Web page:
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Winning the Games Scientists Play

  • Authors
  • Carl J. Sindermann

Table of contents

  1. Front Matter
    Pages i-xii
  2. Prologue The Importance of Interpersonal Strategies in Science

  3. A Primer for Scientific Strategists

    1. Front Matter
      Pages 9-10
    2. Carl J. Sindermann
      Pages 11-37
    3. Carl J. Sindermann
      Pages 39-54
    4. Carl J. Sindermann
      Pages 55-73
    5. Carl J. Sindermann
      Pages 75-92
    6. Carl J. Sindermann
      Pages 93-112
    7. Carl J. Sindermann
      Pages 113-128
  4. Critical Issues for Scientific Strategists

    1. Front Matter
      Pages 129-130
    2. Carl J. Sindermann
      Pages 131-164
    3. Carl J. Sindermann
      Pages 165-181
    4. Carl J. Sindermann
      Pages 183-200
  5. Special Interest Areas for Scientific Strategists

    1. Front Matter
      Pages 201-202
    2. Carl J. Sindermann
      Pages 203-222
    3. Carl J. Sindermann
      Pages 223-247
    4. Carl J. Sindermann
      Pages 249-261
    5. Carl J. Sindermann
      Pages 263-275
  6. Epilogue

    1. Carl J. Sindermann
      Pages 277-281
  7. Back Matter
    Pages 283-290

About this book

Introduction

The interpersonal strategies that surround the act of doing good science--hereafter referred to as scientific game play­ ing-have received some published attention, and many of the game rules are almost axiomatic among successful prac­ titioners of science. There is a need, however, to review pe­ riodically what we know and what we think we know about the art, and to add new insights that become available. This book is a response to that need; it has been written for science practitioners and grandstanders of the 1980s, drawing on in­ Sights and perceptions gained from victories and defeats of the 1970s. It seems especially important that the strategies and rules of scientific game playing be reviewed critically as we move into the decade of the 1980s, since many of those rules have changed during the 1970s--in fact each recent decade has seen significant changes. The 1950s were expansionist, when sci­ entific jobs were relatively easy to find, when faculties were expanding, when students were plentiful, and when federal grants were readily available. The 1960s began as a period of stabilization, and then became one of unrest and reexami­ nation of purpose. The climate was still good; students were v vi PREFACE still abundant, but there was less growth in faculty size, and federal grants reached a plateau. In the 1970s the student population started to decline, and federal funding for research began to dry up.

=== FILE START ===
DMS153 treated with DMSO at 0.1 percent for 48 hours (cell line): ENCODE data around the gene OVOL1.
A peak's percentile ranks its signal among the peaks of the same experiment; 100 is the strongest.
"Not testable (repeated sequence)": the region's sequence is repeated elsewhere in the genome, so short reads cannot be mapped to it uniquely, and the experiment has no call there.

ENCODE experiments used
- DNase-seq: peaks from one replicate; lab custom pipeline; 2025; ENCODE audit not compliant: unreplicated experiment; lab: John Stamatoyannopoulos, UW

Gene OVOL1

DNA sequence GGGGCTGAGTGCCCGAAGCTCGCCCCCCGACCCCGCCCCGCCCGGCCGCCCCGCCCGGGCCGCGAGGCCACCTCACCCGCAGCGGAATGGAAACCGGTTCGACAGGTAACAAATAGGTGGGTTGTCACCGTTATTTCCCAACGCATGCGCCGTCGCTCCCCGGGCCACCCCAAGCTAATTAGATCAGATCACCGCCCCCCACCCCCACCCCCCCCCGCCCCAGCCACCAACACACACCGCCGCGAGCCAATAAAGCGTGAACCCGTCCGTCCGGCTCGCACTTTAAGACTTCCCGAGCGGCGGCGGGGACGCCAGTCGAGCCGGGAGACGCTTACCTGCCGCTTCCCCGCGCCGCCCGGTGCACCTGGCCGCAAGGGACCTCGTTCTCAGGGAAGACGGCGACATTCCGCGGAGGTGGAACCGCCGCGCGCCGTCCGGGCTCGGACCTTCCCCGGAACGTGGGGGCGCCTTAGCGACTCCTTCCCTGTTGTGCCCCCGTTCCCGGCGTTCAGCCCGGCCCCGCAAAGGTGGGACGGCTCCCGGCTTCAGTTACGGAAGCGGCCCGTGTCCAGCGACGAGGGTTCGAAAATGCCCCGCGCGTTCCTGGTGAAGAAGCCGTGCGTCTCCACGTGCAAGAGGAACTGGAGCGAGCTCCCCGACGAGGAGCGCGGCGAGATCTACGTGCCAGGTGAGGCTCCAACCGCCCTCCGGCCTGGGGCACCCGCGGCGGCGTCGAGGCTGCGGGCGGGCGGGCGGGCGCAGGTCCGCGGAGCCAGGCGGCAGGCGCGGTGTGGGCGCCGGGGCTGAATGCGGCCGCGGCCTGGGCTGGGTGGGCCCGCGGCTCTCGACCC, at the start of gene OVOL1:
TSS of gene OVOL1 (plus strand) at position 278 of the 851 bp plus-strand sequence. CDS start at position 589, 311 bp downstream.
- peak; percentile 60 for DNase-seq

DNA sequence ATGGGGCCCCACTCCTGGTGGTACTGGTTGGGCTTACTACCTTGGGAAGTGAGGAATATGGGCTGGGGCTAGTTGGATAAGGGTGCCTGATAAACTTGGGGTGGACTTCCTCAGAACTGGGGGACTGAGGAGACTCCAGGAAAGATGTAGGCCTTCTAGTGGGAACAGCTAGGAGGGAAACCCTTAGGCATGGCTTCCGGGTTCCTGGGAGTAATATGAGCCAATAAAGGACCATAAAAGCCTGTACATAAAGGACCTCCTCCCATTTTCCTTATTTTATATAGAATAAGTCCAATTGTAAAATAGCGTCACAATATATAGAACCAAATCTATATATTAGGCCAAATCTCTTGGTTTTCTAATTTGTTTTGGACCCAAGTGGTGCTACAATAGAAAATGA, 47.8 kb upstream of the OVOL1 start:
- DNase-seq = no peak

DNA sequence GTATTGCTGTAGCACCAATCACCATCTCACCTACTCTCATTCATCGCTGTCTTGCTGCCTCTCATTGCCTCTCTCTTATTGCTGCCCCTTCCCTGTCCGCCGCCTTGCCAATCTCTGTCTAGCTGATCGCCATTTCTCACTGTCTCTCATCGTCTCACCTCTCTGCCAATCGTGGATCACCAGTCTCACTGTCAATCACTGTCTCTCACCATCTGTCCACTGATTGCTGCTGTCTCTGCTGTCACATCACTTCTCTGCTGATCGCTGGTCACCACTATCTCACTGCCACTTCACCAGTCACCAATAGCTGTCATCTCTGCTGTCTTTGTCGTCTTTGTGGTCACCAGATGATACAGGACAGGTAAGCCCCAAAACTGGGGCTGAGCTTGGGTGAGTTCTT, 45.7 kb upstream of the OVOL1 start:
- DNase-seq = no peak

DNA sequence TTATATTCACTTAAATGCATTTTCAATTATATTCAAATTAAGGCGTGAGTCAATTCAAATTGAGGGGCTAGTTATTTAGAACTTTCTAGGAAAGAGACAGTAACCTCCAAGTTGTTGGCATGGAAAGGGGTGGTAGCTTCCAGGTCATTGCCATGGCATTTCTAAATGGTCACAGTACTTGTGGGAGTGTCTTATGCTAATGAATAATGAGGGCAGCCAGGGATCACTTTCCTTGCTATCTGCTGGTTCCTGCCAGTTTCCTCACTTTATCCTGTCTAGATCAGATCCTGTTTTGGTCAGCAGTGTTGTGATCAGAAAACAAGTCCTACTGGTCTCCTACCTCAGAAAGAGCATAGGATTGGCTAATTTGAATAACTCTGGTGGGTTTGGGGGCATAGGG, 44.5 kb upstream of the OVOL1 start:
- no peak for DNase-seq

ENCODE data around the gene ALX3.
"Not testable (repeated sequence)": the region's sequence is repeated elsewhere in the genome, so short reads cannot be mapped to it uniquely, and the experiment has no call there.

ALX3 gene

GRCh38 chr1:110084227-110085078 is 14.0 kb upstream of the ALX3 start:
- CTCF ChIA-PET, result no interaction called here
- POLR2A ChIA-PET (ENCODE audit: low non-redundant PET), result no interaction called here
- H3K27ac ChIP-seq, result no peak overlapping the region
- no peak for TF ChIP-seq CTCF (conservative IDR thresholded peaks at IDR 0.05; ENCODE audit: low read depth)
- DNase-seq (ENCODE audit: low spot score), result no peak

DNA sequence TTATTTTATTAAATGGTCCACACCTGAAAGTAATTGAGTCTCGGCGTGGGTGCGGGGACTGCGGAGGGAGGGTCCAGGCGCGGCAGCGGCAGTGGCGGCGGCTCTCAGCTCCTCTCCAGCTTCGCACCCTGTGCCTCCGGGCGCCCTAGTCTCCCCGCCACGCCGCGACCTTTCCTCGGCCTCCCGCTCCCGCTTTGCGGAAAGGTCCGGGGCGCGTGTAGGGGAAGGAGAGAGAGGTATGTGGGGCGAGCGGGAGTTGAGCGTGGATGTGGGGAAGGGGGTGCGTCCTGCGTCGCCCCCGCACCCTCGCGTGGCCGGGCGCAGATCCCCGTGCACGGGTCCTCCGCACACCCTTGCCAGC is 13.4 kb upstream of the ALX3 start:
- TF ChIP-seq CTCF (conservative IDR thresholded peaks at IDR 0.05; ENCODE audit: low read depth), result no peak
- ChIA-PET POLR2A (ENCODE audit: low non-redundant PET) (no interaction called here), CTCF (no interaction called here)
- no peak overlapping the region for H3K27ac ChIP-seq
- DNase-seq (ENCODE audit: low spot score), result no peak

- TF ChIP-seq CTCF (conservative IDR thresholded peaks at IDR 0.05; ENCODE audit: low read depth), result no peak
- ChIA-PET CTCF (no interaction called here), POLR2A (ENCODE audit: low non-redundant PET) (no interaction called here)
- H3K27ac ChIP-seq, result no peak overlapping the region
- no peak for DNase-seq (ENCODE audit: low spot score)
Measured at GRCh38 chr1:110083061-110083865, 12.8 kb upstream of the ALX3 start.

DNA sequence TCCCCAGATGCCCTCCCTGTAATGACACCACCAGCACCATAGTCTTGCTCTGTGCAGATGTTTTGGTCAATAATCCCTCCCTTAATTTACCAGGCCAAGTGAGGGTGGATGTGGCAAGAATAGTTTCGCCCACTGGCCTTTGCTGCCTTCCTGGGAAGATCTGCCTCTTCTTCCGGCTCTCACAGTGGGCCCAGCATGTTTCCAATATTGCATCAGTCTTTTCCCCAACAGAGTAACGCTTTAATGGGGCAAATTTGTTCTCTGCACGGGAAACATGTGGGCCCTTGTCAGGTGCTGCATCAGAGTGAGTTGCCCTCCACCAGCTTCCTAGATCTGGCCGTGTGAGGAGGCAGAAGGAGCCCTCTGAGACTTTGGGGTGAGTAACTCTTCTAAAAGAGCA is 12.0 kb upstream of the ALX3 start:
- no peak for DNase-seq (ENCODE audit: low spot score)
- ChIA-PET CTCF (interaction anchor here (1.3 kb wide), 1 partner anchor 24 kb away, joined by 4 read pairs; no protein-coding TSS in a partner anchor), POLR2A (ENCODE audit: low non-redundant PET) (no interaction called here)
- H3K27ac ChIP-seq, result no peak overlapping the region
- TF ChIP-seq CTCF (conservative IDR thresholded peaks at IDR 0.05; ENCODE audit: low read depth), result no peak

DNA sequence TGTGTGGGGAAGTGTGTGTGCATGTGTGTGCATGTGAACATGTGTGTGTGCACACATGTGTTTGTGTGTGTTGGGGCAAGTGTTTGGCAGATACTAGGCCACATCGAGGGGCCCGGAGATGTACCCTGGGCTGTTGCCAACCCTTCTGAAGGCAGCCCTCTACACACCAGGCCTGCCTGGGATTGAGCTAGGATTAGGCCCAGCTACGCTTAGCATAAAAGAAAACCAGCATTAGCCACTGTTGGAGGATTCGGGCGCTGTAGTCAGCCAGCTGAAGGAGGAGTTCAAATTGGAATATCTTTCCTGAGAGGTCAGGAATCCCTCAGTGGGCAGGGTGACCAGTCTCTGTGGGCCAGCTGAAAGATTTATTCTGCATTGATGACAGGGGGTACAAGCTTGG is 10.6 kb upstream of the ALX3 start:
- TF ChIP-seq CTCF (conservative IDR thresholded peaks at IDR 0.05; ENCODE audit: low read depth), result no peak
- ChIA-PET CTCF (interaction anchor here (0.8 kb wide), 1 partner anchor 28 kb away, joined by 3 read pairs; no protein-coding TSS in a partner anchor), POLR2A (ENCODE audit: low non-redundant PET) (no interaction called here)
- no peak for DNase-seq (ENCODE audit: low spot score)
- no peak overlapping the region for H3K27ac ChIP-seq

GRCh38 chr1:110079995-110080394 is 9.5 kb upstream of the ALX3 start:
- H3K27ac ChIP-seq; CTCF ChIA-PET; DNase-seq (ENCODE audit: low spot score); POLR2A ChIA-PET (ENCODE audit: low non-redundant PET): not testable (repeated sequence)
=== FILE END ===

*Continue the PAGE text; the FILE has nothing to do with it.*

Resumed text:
Keywords

attention climate ethics growth organizations perception planning population research sex society

Bibliographic information